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I am a newbie in R, love it, but I am surprised by a complete lack of solid package to analyse motion capture data.

The simplest motion capture file is just a massive table with 'XYZ' coordinates for each point attached to a recorded subject, and for every frame captured. I know that I can find individual methods and functions in R to perform complex operations (like principal component analysis) or I can plot time series for all the points. But when I am looking for examples that could also educate me statistically about analysing human movement, and provide with nice toolbox for visual representation of data, R turns out to be a cold desert. On the other hand, MATLAB has Motion capture toolbox and MoCap Toolbox and especially the latter has quite good options for plotting and analysing the captures. But let's be honest - MATLAB has quite ugly visualisation engine comparing to R.

Some specific requests for R motion capture package would include:

  • reading, editing, visualizing and transforming mocap data
  • kinetic and kinematic analysis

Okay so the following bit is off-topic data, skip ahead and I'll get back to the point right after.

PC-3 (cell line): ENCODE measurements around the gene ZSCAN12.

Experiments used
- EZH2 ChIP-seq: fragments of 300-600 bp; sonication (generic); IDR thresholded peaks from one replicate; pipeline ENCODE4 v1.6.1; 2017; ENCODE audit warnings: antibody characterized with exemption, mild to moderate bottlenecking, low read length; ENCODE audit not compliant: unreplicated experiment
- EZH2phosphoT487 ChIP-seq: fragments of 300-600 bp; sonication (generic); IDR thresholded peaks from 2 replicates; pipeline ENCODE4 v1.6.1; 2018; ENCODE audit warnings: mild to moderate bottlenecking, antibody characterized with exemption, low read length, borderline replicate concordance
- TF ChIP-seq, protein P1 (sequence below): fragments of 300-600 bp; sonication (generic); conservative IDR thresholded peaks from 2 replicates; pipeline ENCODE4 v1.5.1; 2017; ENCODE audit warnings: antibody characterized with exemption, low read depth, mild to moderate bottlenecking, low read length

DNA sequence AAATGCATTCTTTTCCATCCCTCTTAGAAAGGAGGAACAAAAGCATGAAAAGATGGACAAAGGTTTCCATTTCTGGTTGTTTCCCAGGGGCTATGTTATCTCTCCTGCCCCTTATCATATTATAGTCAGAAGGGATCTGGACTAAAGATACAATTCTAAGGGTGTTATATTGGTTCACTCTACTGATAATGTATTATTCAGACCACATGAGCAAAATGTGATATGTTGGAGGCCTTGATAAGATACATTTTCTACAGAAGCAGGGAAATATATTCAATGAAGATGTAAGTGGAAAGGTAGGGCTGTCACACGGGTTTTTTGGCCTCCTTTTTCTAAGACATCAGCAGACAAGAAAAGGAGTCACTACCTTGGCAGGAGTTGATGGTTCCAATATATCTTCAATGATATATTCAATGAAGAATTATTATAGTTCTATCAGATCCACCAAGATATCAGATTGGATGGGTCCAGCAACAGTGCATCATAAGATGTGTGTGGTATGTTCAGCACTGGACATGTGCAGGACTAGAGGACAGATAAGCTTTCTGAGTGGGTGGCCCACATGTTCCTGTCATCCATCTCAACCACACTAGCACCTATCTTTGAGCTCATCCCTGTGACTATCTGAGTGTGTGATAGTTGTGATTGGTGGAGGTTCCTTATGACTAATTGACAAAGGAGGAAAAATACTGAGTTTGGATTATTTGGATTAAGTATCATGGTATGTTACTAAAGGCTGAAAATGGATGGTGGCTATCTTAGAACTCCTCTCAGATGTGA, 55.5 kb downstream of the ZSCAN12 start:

• time-series and principal component analysis
  • animating data

Am I missing something here (in my Googling) or is there really no mocap packages out there for R? Have anyone tried playing with motion capture data in R? Can you give me some directions?

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You may not be missing anything. My favo(u)rite solution, library(sos); findFn("{motion capture}"), didn't come up with anything useful. There are cultural issues: it may be possible to do cool stuff with R, but if all the cool kids who work on motion capture are using MATLAB or Python, then that's where things will get done. I would definitely take a look and see what's been done in Python, and at interfacing Python with R for any statistical heavy lifting that's not already implemented in R ... –  Ben Bolker Nov 16 '11 at 21:22
You can use the packages "forecast" and "ftsa" for timeseries and principal component analysis. –  power Nov 25 '11 at 2:45

1 Answer 1

Judging by a quick search on RSeek, there isn't a motion capture package available for R. It looks like you'll need to find equivalents for each function. The more general ones should be fairly easy to find (interpolation, subsetting, transformation/ projection, time-series analysis, pca, matrix analysis etc) and the very process of writing your own custom functions for specific things like estimating instantaneous kinetic energy is probably the best way to learn!

You may find plyr useful for knocking the data into shape and the animation package for visualising motion.

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